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Article: 1.0

by on February 15, 2006

After many months of preparation and hard work, one of our favorite software projects has hit the 1.0 status. As of yesterday, the Camino browser finally was released as a finished product.

CaminoIn case you haven’t heard of it, Camino is an open-source browser, and uses Mozilla’s engine. This is the same one as Firefox, Netscape, and Mozilla, meaning that pages will look like they do on these browsers. What makes it different is that it is a Cocoa-based Mac browser, unlike Firefox, meaning that it is as “beautiful” as any other native OS X program.

Some people feel it is missing some things, such as RSS support and spell-check-as-you-type. While this might be true, the Camino lead, Mike Pinkerton spells it out best:

“There will always be haters who scream, ‘How could you have a 1.0 without XYZ!?’ Sure, we could have tinkered endlessly, but there comes a time when you just have to wrap it with a bow and ship it. Was Safari 1.0 perfect? What about Firefox 1.0? Compare those to where they are now and it’s not pretty. Regardless, we feel that the quality is incredibly high for a project with no full-time staff and no paid employees. We are very proud of what we’ve been able to accomplish over the last 5 years.”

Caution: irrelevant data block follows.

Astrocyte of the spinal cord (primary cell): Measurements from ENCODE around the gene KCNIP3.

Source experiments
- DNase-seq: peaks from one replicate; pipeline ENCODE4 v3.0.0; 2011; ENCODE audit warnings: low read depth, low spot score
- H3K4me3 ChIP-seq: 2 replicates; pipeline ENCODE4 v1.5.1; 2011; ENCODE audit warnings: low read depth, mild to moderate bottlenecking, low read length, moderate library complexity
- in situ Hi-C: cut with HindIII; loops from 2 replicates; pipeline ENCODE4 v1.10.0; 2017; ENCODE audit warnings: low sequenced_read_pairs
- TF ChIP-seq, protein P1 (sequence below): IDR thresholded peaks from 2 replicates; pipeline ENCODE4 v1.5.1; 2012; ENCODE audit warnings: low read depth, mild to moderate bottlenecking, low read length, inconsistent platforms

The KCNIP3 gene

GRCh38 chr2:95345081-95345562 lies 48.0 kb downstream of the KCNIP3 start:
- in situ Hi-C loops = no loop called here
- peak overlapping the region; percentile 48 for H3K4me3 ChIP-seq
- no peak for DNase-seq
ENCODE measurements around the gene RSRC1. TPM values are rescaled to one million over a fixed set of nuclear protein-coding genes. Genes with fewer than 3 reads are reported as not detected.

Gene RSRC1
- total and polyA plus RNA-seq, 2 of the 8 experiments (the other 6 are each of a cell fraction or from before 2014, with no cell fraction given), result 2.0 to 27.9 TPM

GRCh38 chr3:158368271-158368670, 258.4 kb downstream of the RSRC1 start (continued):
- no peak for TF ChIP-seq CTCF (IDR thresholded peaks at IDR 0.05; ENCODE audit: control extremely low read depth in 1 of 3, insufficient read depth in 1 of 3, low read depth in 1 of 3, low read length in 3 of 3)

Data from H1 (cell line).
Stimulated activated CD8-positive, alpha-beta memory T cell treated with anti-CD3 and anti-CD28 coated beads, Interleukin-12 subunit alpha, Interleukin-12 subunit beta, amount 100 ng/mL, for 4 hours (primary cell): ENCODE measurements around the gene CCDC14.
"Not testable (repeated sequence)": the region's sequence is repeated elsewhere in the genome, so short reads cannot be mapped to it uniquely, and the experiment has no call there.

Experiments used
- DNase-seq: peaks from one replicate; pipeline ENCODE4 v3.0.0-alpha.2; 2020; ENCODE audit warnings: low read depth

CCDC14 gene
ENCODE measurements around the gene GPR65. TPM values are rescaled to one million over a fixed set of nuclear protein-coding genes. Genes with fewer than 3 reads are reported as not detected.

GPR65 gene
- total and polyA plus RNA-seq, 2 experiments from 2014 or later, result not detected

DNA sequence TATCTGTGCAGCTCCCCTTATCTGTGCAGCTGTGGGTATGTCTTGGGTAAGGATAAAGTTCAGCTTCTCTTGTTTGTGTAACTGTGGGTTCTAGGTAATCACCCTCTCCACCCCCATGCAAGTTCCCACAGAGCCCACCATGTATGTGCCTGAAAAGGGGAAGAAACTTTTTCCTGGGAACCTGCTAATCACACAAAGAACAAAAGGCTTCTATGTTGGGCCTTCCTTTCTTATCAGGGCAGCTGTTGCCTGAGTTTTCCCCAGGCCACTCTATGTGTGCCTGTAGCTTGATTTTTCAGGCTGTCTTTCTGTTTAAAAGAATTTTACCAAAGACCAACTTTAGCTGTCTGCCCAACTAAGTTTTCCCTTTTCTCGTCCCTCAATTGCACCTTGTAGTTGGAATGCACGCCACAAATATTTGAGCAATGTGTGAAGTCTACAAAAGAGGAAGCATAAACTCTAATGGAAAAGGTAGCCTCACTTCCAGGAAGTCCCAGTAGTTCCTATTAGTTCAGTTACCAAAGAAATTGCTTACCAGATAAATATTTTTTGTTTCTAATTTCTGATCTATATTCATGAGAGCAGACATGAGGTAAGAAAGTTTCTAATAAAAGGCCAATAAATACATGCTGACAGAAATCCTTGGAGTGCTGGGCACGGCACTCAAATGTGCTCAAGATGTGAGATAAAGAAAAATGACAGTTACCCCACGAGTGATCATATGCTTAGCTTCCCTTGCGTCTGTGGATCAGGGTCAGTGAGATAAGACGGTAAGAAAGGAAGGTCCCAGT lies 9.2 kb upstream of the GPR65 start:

Some features, such as RSS detection are planned for future releases, but Camino has all the basics you’d expect: popup blocking, tabs, built-in search, privacy features, a download manager, and more. What makes Camino unique is its speed—it’s fast, even on old G3s. Furthermore, it runs on older versions of Mac OS X, so that old G4 running Jaguar will have a browser better than Safari 1.whatever. Camino also has plenty more preferences, including an ad-blocker.

I’ve switched between Camino and Safari for the last few years and both are great browsers, but I’ve been using Camino a lot lately, especially since it offers more settings without add-ons, extensions, or hacks. With the increased development and improvements, by the time it hits 1.1 or 1.2 it will definitely be giving Safari and Firefox even more of a run for their money, but you should get in early and give it a try on your Mac—the only thing you have to lose is a few megabytes on your hard drive.

Be sure to check out our interview with Mike Pinkerton.

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